Hope is a scarce commodity these days when it comes to talking about global warming.
Extreme weather, drought and food insecurity are on the rise in many parts of the world, fueled in part by the climate crisis. Similarly, researchers believe rising temperatures are helping to drive the extinction of plants and animals to levels not seen in the last 10 million years. And despite three decades of scientists sounding the alarm over the consequences of burning fossil fuels, the world’s governments and financial institutions continue to fund new oil and gas development at record levels.
It’s a grim reality that, in recent years, has pushed advocates for climate action to adopt harsh and even apocalyptic language when discussing the issue. But a growing number of researchers, activists and mental health professionals are now urging those in the climate movement to embrace more hope and adopt a softer tone. Too much “doom and gloom” in the news and on social media, they warn, is responsible for surging anxiety among youth and is contributing to a growing sense of climate doomism—the idea that the fight against global warming is already lost so there’s no point in trying.
The debate has exposed a rift within the climate movement over how to best convey the dangers of global warming to the public—a parley made more significant in the light of the pandemic and as political gridlock and an ongoing war in Ukraine threaten to derail the international effort to rein in greenhouse gas emissions.
“I think there’s this schism in the climate movement right now, where there’s this group of moderates who have long said that the most effective way to create change is to not scare the public,” Peter Kalmus, a climate scientist at NASA’s Jet Propulsion Lab, told me in an interview. But “frankly, fear and panic have a very useful function.”
In many ways, fear has helped propel the climate movement into the juggernaut it is today. Climate activists like Greta Thunberg, who’s largely credited with the widespread mobilization of youth around global warming, have used frightful rhetoric as a way to shame adults into taking action.
“I don’t want your hope, I want you to panic,” a then 15-year-old Thunberg famously told a room full of world leaders in 2019. “I want you to feel the fear I do every day, and want you to act. I want you to behave like our house is on fire because it is.”
The speech quickly became a rallying cry for activists frustrated by government inaction and corporate greenwashing, and for a generation of youth afraid their leaders were sacrificing their future for profit. And there’s at least some research that suggests fear is a helpful motivator. A 2020 study published in Nature found that “pessimistic” climate messages can trigger higher engagement from the public than ones focused on “optimistic” messages.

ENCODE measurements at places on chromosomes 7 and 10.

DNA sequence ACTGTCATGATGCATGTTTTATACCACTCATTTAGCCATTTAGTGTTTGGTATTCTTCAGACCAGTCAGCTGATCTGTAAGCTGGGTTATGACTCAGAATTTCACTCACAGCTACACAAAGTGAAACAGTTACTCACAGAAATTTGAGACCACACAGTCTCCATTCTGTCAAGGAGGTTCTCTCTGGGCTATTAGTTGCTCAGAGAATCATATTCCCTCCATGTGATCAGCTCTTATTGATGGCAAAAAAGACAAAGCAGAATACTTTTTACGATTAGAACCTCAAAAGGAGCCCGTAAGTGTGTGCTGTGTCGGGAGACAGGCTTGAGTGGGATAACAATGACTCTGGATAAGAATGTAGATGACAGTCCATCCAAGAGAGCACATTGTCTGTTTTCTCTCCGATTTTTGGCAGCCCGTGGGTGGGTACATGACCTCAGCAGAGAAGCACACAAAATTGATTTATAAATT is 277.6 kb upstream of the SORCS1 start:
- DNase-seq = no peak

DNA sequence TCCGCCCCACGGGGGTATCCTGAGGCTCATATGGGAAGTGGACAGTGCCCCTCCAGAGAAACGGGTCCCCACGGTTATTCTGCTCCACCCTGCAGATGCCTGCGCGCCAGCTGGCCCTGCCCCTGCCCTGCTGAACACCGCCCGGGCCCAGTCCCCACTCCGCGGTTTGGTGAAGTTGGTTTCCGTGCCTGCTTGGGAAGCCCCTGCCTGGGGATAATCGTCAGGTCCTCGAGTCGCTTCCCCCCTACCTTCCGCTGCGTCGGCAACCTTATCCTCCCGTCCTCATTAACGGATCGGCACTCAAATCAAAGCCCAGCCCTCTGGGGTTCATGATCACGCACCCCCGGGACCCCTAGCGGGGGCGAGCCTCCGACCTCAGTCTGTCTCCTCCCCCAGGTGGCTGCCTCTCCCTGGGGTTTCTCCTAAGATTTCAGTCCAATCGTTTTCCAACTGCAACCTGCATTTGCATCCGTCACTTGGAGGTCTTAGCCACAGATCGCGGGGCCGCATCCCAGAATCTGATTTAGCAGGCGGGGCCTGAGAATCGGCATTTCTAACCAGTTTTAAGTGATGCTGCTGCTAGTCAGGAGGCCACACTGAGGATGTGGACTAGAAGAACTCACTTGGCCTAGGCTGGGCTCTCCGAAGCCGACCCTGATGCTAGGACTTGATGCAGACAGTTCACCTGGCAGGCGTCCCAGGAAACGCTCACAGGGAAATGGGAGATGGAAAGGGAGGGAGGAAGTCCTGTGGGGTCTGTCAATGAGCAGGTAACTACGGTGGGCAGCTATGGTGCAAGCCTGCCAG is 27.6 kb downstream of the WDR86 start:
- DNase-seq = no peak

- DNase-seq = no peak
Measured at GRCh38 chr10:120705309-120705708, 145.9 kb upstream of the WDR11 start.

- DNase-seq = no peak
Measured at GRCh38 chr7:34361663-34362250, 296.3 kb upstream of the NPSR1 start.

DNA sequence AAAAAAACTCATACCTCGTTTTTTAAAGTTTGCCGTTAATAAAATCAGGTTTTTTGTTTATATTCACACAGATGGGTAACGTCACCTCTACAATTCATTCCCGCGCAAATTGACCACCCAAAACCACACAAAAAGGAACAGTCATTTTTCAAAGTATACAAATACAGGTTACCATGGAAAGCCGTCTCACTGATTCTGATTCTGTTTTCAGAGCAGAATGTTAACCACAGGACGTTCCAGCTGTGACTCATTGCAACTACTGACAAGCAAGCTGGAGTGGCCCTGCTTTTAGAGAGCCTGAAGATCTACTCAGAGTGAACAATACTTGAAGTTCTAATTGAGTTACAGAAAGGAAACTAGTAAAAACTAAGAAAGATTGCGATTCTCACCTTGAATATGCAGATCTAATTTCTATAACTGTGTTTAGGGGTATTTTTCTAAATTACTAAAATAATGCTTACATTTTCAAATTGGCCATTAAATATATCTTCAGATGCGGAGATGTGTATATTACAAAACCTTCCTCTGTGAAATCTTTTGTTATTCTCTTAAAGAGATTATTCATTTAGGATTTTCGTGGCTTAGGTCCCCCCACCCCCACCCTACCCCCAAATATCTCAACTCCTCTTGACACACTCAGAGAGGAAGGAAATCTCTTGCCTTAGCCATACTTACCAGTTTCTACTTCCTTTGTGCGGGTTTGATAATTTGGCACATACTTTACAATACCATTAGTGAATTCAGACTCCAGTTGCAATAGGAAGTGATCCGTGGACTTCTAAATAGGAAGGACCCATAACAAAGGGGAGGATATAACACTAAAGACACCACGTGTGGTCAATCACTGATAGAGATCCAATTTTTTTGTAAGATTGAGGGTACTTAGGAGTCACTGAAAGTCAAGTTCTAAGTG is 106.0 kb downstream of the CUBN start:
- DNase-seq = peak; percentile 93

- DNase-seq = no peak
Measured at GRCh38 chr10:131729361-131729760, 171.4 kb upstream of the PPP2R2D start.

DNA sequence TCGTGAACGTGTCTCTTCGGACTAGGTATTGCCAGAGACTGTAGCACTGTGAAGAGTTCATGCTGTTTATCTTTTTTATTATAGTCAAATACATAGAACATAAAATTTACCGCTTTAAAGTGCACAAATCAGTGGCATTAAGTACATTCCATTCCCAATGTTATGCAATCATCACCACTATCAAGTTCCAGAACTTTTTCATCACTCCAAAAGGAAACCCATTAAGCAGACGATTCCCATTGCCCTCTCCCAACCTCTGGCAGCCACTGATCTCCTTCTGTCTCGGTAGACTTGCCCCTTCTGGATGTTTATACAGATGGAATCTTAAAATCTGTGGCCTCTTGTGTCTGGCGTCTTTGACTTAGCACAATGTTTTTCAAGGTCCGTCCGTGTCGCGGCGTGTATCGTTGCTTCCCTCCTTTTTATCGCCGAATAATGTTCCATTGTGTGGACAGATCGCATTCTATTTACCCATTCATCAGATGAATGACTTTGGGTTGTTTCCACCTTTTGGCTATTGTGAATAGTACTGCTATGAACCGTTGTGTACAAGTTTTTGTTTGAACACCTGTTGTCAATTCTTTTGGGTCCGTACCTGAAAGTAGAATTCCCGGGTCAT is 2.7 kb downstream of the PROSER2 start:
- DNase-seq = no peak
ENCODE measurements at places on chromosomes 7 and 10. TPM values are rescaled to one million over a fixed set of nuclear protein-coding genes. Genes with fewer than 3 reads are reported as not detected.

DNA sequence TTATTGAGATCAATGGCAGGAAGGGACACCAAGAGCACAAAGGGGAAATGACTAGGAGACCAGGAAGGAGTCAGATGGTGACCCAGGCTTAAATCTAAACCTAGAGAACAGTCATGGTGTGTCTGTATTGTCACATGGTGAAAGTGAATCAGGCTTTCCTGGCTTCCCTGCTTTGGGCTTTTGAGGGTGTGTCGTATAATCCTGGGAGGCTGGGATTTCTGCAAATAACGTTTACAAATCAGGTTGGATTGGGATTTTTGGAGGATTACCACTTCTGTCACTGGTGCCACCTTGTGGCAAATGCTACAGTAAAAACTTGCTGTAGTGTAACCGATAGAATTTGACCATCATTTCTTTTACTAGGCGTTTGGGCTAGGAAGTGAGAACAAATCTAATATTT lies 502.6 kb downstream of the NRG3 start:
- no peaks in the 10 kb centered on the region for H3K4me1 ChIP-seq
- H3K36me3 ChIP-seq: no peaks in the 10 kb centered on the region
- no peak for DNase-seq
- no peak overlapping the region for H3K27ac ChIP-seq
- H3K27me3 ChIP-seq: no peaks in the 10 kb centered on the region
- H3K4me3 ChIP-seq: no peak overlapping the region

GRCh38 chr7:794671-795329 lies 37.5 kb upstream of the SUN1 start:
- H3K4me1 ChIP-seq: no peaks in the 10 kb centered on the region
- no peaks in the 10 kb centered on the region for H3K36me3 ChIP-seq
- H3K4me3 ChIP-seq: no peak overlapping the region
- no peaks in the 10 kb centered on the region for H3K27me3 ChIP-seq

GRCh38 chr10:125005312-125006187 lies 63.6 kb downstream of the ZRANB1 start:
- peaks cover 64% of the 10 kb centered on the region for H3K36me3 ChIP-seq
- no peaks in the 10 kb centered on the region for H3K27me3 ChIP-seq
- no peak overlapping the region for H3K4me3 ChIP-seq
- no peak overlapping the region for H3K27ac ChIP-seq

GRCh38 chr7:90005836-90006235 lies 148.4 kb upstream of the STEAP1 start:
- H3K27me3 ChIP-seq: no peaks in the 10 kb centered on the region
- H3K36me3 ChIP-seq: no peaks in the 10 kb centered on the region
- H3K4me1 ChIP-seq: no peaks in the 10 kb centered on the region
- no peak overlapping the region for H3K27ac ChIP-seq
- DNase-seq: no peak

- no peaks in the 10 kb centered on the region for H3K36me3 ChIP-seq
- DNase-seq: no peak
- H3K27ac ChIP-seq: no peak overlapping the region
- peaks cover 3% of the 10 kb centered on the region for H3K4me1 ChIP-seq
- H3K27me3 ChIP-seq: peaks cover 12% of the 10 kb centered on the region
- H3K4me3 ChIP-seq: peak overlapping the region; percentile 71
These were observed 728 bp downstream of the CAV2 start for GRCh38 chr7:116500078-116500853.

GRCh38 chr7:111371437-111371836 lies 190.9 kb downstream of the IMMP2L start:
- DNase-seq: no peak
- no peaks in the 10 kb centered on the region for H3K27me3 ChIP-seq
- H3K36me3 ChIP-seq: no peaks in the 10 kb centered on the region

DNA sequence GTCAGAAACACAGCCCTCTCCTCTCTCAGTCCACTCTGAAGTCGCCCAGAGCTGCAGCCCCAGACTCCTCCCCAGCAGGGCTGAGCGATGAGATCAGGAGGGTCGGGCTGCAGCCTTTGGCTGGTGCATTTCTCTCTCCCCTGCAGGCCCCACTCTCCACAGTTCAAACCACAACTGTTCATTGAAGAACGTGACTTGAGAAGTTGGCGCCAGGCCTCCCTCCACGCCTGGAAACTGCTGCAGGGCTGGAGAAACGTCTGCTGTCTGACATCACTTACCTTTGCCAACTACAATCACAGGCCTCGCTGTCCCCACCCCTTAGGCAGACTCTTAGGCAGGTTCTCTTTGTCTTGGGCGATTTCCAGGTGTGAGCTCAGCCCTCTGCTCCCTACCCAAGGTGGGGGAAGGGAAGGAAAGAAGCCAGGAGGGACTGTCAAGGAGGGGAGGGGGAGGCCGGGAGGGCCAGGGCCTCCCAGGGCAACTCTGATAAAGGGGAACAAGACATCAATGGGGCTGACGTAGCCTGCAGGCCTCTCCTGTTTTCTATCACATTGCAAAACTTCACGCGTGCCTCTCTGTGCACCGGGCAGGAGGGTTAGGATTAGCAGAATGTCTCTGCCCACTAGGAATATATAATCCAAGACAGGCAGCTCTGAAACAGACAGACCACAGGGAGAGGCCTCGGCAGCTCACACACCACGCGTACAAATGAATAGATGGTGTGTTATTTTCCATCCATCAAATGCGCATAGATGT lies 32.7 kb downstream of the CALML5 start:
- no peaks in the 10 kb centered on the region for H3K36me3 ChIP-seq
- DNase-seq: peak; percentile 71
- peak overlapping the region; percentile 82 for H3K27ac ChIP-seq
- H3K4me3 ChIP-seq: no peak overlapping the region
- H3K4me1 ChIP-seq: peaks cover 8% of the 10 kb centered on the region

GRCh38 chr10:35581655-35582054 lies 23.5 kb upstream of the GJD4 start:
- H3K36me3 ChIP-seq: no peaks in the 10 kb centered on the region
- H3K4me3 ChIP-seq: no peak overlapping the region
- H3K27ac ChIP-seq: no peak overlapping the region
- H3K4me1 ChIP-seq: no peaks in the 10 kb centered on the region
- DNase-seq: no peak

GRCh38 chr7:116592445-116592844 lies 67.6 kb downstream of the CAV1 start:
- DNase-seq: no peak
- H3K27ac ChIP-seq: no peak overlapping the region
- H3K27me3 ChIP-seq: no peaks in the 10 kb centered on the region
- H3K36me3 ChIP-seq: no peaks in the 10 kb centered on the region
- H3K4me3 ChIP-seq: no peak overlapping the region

But lately, that kind of language has received criticism from many within the movement. When the United Nations’ Intergovernmental Panel on Climate Change released its latest grim report in April, saying that humanity was failing to keep the planet on a trajectory that would avoid some of the worst consequences of climate change, one of the report’s authors warned that it was “now or never” to act.
Michael Mann, a prominent climatologist and professor of atmospheric science at Penn State University, immediately pushed back.
“The combined stresses of the war in Ukraine, the climate crisis, and economic troubles stemming from spiking oil and gas prices, inflation, and growing global inequality have pushed us to our limits— geopolitically, environmentally, and psychologically,” Mann wrote in an essay the following week. “The problem with ‘now or never’ is that it implies a hard threshold at 1.5°C that if we fail to achieve, it’s game over. But this game will never be over.”
In fact, Mann—who’s highly regarded within the climate movement for his groundbreaking work documenting the relationship between rising temperatures and increasing carbon dioxide levels—dedicated a chapter of his recent book, “The New Climate War,” to the subject of doomism, arguing that people need to maintain hope or risk sabotaging the movement from within. “It’s great to see the message catching on,” Mann told me in an email.
Kalmus, who says his opinions don’t reflect NASA’s, also caught flak in April when he joined more than 1,000 other climate researchers in mass protest around the world, calling the movement “Scientist Rebellion” and urging others to join them in civil disobedience to pressure governments to act quicker on global warming. Their slogan? “1.5 is dead, climate revolution now!”
Talk of the demonstrations spread quickly on social media, but many youth misinterpreted the message, Alaina Wood, a sustainability scientist and climate communicator, warned in a series of online posts. She soon saw hundreds of messages and videos of children and teenagers expressing anxiety and despair, thinking the world was ending in as soon as eight years—the amount of time scientists say humanity has to reduce global emissions 60 percent in order to keep the 1.5 degree threshold alive.